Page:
“I had to lie in bed with her and hold her arms away from her body.”
The idea of soft, baby-smooth skin may be a myth if the results from a survey conducted by the Eczema Association of Australasia (EAA) are anything to go by.
Of the 4000 people surveyed, 66 per cent of the eczema diagnoses were before the age of two—in fact, more than half (52 per cent) were between zero and six months old.
So if your child has eczema—or you think your child does—you are certainly not alone.
Alicia Preston’s daughter, Poppy, was just 11 weeks old when she was diagnosed with eczema by her paediatrician.
“The first 11 weeks of her life, Poppy’s skin was beautiful and perfect,” recalls Alicia, who lives on Queensland’s Sunshine Coast.
While the real cause of Poppy’s eczema is unknown, doctors suspect a gastrointestinal virus may have changed the stomach lining of 11-week-old Poppy, resulting in a flare-up.
“But it’s also possible she was always going to get eczema and it just coincided with her falling sick,” says Alicia, who prior to Poppy’s diagnosis, never had much exposure to eczema.
For the next five to six months, Alicia struggled to keep Poppy’s eczema under control—it affected her baby from head to toe.
“She didn’t sleep because she was scratching. I had to lie in bed with her and hold her arms away from her body,” says Alicia. “Everything I did to try to control it just didn’t work.”
The turning point came when Poppy was nine months old.
“There is a lot of misinformation surrounding eczema. The best thing I did was to start seeing dermatologists and specialists who dealt with infant eczema. I now know what to do straight away,” says Alicia. “Eczema doesn’t scare me anymore.”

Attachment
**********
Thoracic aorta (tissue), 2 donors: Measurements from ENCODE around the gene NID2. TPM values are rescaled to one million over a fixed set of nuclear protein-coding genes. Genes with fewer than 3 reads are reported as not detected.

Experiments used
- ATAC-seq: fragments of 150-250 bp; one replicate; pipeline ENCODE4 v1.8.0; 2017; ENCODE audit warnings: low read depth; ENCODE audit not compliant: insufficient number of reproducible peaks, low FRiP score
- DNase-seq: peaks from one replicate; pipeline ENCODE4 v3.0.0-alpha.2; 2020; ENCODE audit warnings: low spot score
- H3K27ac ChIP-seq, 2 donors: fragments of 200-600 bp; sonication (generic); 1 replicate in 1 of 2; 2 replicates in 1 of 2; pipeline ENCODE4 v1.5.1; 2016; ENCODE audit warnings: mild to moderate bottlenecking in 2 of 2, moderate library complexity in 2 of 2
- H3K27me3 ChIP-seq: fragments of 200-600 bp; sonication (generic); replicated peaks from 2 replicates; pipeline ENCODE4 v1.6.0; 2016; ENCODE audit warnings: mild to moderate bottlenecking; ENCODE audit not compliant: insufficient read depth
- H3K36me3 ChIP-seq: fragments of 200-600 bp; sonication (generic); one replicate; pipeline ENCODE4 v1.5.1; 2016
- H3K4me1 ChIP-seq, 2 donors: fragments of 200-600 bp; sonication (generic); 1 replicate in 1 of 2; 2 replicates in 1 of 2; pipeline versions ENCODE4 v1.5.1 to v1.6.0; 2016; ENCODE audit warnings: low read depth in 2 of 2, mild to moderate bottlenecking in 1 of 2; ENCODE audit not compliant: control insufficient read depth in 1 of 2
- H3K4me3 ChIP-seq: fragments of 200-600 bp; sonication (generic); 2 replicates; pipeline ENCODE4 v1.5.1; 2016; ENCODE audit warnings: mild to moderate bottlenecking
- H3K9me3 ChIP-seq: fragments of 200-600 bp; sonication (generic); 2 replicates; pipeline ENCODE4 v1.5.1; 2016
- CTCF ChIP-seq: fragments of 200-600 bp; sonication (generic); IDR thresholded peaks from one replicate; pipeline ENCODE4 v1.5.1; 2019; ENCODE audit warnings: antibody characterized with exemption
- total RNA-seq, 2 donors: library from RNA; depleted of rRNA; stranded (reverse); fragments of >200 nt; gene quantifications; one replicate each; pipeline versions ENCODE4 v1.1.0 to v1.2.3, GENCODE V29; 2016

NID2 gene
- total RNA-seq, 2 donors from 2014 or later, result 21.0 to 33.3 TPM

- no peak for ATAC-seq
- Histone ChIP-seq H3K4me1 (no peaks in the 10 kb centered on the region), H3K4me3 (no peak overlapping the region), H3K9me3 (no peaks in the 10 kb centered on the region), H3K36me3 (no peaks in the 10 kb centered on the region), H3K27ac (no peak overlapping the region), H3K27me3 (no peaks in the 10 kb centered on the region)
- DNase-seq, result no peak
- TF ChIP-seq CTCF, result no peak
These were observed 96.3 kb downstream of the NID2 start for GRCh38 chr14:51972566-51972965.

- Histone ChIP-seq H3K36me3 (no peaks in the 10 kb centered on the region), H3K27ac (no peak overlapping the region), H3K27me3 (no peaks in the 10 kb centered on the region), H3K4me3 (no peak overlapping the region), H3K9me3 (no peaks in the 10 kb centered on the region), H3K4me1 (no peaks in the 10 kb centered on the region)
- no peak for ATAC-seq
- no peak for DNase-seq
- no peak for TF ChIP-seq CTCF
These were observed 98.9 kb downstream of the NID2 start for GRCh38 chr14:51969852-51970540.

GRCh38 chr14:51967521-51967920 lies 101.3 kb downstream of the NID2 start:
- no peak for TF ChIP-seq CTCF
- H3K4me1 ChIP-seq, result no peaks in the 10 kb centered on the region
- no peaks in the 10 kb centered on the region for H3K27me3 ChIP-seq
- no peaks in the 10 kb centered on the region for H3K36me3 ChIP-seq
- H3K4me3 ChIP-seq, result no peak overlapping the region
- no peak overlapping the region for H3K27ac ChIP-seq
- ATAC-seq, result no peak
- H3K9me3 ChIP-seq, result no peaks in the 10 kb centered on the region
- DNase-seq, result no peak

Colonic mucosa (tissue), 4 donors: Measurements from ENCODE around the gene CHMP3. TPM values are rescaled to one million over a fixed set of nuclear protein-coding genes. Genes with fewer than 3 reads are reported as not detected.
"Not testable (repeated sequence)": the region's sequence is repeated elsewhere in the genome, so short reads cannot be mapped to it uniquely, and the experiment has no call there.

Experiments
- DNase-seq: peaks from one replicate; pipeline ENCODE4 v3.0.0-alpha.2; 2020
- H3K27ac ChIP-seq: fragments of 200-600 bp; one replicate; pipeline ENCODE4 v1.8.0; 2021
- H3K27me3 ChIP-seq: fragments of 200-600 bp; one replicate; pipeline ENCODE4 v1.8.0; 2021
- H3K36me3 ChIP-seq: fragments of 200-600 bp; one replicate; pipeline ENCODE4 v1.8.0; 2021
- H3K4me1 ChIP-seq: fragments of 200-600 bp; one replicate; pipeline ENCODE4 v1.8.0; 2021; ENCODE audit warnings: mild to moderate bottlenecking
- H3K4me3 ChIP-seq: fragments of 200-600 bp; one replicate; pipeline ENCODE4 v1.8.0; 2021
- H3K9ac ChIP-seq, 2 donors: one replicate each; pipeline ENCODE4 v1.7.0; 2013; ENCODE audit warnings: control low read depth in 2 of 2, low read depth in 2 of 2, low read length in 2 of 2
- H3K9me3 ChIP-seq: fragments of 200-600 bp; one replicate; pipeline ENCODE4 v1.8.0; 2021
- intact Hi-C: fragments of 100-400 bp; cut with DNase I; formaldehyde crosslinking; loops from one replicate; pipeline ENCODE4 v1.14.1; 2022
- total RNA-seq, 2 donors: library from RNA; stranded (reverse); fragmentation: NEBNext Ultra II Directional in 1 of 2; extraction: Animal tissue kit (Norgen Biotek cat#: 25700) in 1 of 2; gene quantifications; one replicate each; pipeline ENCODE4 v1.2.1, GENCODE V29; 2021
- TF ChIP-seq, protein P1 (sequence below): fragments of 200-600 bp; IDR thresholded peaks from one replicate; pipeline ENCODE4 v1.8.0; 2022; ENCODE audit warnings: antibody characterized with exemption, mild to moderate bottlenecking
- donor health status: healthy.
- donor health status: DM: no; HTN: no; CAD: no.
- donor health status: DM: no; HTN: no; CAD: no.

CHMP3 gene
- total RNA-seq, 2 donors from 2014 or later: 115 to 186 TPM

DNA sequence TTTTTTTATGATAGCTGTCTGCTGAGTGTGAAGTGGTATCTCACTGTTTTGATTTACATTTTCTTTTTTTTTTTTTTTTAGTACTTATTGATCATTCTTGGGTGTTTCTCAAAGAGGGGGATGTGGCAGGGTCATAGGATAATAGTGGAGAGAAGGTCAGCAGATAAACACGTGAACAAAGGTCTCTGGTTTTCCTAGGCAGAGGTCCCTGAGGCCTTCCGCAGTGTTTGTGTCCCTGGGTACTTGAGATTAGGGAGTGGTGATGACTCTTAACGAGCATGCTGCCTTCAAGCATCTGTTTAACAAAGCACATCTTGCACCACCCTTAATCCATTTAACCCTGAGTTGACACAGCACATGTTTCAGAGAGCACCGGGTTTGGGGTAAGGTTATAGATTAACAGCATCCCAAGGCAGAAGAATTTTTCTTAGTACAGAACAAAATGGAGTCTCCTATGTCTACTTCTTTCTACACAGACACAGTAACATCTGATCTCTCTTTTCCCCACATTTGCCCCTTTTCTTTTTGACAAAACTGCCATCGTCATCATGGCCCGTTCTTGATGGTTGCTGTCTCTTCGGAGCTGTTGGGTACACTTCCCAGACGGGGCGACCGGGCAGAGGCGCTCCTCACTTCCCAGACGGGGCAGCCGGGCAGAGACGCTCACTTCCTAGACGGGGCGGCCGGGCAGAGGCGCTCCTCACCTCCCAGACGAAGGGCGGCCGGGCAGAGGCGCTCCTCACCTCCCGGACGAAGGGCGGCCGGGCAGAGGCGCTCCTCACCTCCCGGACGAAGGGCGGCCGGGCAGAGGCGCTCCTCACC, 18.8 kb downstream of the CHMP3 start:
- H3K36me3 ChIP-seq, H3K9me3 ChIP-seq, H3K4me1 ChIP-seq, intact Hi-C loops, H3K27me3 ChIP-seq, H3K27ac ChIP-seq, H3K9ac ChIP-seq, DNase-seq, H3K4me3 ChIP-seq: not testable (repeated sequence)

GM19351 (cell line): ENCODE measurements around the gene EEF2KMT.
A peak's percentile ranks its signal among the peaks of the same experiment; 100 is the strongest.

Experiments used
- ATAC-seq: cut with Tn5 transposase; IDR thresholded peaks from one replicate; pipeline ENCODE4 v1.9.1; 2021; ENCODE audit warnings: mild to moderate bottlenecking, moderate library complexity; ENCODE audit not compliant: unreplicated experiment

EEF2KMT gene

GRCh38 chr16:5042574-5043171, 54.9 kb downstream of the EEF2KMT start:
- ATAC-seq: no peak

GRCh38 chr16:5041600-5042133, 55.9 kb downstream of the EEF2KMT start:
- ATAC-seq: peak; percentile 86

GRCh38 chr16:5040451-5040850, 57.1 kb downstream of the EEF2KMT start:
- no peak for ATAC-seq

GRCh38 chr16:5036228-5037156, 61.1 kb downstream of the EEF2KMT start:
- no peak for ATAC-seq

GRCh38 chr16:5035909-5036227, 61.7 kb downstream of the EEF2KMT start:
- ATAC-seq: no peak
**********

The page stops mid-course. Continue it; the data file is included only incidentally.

What to do includes bleach baths, wet wraps, steroid injections, cortisone cream and topical antibiotics. Poppy is now four and Alicia is also very careful with the type of laundry detergent and cleaning products she uses, and is vigilant about regularly changing Poppy’s bedsheets and vacuuming, as well as having the house professionally cleaned every six months.
The weather can be a major trigger for eczema flare-ups and in May, in the lead-up to winter, sufferers may experience especially dry, cracked and raw skin.
“The cleanliness guidelines to prevent the spreading of COVID-19 is also a concern for those with eczema,” says EAA president Cheryl Talent. “The emphasis on cleanliness has proven a trigger for a lot of sufferers due to their sensitive skin and not understanding which hygienic products to use.”
“It’s hard and there will be sleepless nights watching your child rip at themselves,” says Alicia, “but be strong and you will make it work and it will become a part of your normal life. Once you get a good team of specialists around you and a good routine for your child, and find out what works well for your child’s skin, it takes a big load off. It may take 12 months or four years, but you can treat it and you will get there.”